From Jim:

Most people avoid conflict situations because conflicts hurt and very few people know what to do when a conflict erupts. I am not talking about a major conflict, a war or a terrorist attack, but the conflicts that happen every day: a surprising argument with your friend; a fight with your spouse; tension between you and a coworker or between you and your boss. The first response most people have is to defend themselves protecting their innocence.

What about you? How comfortable are you with conflict? That’s right I said, “comfortable.” Do the two words “conflict” and “comfortable” belong in the same sentence? They do. I assure you that a conflict well-handled is, or at least can be, a spur to emotional, intellectual, and even spiritual growth.

The first step to resolving a conflict is to ask the question, “What happened?” This does not mean you want to know what the other person did to create the problem. That would be about blame and a variation on the theme of maintaining your innocence. You want to know what you both did that led to the trouble, because no conflict is entirely one-sided---except if someone leaps out of the bushes and hits you, in which case it wouldn’t be a conflict but an attack.

What you need to discover is your contribution to the problem as well as the other person’s. You must have the details, the facts so that you can expand your point of view to include the other person’s and situate both of you in reality---as best as you can articulate it. This shifts your involvement from one of blame to one of responsibility and it leads the way to a possible real resolution.

Question---how many tough situations or conflicts have you been in when you were entirely innocent? Or entirely guilty? Relationships, whatever the form, are the product of all participants. I’ll stick to two people to make it easy. Both people have contributed to the relationship right from the beginning and over time the development of conflict tends to level out that both people contribute about 50% each.

Now, imagine a conflict between you and someone close to you. Imagine that the other person is insisting that he/she is utterly without fault. It’s entirely about you. You are the person who did wrong and the other person is the one who has been wronged. You and only you deserve to be held accountable and possibly punished. Is this credible?

When people are disturbed by another’s behaviors in order to keep their own sense of identity in-tact they will, mostly unconsciously, inflate the other’s flaws and inflate their own virtues. This is a ploy to justify their innocence and raise their hurt to the point of expecting to be acknowledged as the victim---exonerated, freed from guilt, and relieved of the burden of responsibility. Of course this only complicates the problem and creates a distance from the other that makes resolving the issue impossible. And if the “innocent one” holds his or her ground, the gap becomes entrenched and grows so intense that the “innocent one” becomes blind to themselves and the other.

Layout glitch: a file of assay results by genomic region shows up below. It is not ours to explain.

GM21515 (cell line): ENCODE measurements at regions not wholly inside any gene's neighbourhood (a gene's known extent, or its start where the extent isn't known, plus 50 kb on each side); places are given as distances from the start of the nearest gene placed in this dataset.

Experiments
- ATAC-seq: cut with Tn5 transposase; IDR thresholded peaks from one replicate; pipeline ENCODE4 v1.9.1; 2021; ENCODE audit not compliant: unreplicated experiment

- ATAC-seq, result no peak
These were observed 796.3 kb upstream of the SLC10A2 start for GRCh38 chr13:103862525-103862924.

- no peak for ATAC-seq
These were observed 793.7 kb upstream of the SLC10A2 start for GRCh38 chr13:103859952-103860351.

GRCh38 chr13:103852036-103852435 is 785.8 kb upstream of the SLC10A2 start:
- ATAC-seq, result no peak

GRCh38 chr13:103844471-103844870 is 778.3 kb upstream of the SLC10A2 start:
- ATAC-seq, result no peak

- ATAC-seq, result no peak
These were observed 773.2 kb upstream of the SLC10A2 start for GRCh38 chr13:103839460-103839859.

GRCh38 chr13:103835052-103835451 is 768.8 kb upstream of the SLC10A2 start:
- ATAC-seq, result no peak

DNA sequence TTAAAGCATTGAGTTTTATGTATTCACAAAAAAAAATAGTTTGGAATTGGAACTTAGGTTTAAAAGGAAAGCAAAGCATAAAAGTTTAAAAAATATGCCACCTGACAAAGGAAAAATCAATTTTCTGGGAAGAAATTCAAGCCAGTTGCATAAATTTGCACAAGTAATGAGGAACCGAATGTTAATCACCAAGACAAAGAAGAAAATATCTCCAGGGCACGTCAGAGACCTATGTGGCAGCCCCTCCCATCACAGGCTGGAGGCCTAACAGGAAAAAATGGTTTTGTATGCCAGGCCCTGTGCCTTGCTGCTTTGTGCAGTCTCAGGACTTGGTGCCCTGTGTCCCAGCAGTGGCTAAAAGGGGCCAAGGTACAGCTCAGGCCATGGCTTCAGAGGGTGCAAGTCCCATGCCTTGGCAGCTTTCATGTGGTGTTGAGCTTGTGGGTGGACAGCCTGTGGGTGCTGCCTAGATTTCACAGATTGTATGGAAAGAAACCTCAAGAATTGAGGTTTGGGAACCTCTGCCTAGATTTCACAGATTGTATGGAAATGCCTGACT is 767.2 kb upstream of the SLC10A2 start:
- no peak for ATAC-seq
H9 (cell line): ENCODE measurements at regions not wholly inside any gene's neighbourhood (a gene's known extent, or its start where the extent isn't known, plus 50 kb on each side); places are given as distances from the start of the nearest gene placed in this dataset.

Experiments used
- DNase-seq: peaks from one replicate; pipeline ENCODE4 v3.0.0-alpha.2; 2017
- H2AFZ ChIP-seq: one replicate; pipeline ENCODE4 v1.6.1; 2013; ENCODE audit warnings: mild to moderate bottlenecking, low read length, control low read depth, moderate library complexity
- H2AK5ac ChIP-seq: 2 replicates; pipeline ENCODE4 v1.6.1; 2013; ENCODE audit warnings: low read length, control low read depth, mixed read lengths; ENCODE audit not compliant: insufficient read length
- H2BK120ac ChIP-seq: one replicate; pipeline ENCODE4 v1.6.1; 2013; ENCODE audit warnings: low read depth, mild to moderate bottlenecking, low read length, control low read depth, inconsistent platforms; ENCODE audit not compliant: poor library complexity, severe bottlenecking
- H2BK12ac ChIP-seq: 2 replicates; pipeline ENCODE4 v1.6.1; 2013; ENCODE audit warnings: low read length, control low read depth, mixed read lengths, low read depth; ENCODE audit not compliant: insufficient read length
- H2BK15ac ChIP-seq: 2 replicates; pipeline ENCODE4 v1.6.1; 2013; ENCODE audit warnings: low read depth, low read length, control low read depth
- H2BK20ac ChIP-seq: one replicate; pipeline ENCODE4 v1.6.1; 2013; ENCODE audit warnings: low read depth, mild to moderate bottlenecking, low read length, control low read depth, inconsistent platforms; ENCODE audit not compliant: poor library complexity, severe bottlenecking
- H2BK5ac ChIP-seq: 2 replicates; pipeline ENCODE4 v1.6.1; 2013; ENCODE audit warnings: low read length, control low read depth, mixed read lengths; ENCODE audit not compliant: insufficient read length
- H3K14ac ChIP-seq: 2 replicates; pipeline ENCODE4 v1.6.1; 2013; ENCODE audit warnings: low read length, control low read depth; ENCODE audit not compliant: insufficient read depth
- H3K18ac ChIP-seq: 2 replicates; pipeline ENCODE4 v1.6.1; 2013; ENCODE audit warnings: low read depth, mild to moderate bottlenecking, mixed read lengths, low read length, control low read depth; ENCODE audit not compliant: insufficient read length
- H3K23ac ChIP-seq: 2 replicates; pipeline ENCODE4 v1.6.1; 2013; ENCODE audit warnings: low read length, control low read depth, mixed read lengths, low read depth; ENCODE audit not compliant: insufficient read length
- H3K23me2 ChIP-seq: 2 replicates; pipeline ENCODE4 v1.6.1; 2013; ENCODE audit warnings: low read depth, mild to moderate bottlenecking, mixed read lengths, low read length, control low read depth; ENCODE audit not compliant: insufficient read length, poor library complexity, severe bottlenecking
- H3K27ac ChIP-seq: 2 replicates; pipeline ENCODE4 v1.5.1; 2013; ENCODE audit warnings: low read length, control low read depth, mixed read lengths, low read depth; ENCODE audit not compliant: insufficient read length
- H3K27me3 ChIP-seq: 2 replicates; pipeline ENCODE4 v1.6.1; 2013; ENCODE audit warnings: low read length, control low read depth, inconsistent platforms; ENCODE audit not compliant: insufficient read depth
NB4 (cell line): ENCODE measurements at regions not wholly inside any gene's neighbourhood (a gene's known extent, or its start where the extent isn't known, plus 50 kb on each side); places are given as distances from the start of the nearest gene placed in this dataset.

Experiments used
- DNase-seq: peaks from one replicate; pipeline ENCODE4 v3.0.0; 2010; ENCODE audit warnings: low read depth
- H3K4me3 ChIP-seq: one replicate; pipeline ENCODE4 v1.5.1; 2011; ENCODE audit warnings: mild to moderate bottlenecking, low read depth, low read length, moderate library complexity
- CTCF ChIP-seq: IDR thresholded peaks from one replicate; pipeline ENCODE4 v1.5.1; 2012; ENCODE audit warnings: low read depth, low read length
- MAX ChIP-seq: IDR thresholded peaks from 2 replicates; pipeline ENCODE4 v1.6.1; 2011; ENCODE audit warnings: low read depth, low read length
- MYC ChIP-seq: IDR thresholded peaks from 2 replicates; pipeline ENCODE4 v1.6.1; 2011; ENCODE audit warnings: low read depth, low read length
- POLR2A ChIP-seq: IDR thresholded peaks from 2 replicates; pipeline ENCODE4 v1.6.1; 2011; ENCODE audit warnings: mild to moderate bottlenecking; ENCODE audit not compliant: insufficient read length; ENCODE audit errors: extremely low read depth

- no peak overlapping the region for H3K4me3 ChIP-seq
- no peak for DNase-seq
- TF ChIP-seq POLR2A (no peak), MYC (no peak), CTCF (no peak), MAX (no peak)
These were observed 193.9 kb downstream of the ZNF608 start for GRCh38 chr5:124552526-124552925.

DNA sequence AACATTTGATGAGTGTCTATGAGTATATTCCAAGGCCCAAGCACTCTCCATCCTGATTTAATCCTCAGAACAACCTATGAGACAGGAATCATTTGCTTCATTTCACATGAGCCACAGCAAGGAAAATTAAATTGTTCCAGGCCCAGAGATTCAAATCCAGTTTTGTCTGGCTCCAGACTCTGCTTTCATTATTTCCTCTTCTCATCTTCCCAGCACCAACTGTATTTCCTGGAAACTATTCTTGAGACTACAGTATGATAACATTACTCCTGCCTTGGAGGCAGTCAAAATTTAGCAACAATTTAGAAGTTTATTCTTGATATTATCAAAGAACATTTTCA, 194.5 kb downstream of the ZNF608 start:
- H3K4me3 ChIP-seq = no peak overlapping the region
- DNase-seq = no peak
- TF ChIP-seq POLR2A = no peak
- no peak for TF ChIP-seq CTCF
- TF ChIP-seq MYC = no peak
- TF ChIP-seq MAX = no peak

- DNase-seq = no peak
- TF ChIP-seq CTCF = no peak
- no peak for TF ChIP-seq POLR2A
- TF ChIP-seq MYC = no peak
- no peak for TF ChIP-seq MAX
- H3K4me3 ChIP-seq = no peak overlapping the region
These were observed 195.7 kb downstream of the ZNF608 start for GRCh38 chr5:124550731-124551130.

Innocence is projected narcissism. That is, the innocent one demands that he or she constitutes the world without allowing any awareness of or responsibility for their contributions. They want the world to be the way they want the world to be without allowing for the mutuality that relationships in the world are built upon---and a conflict situation is necessarily part of that mutuality. However, the trap this creates is that the innocent one can suffer at another's hands, condemn the other for being at fault, all the while maintaining their righteousness without the authority to rectify the situation. Transactionally they have become powerless and psychologically they have become invisible.

A rigid claim of innocence can result in solipsism---the theory that only the self exists. Claiming innocence creates a singular isolated world in which the innocent one is much more vulnerable than when engaging in the conflict, because he or she is utterly dependent on the other to address the conflict and change. If you are not involved, if you did not participate, there is nothing you can do. But that leaves you in the hands of the one you accuse of wrongdoing.

There’s a lot more that’s hidden in the claim of innocence and I ask you to contribute to this post with your ideas and experience. How do you handle conflict situations and what were the consequences when you claimed unilateral innocence? What was your response when the other person claimed to be the innocent one? This will be very helpful readers.

Author's Bio: 

Judith Sherven, PhD and her husband Jim Sniechowski, PhD have developed a penetrating perspective on people’s resistance to success, which they call The Fear of Being Fabuloustm. Recognizing the power of unconscious programming to always outweigh conscious desires, they assert that no one is ever failing—they are always succeeding. The question is, at what? To learn about how this played out in the life of Whitney Houston, check out

Currently working as consultants on retainer to LinkedIn providing executive coaching, leadership training and consulting as well as working with private clients around the world, they continually prove that when unconscious beliefs are brought to the surface, the barriers to greater success and leadership presence begin to fade away. They call it Overcoming the Fear of Being Fabulous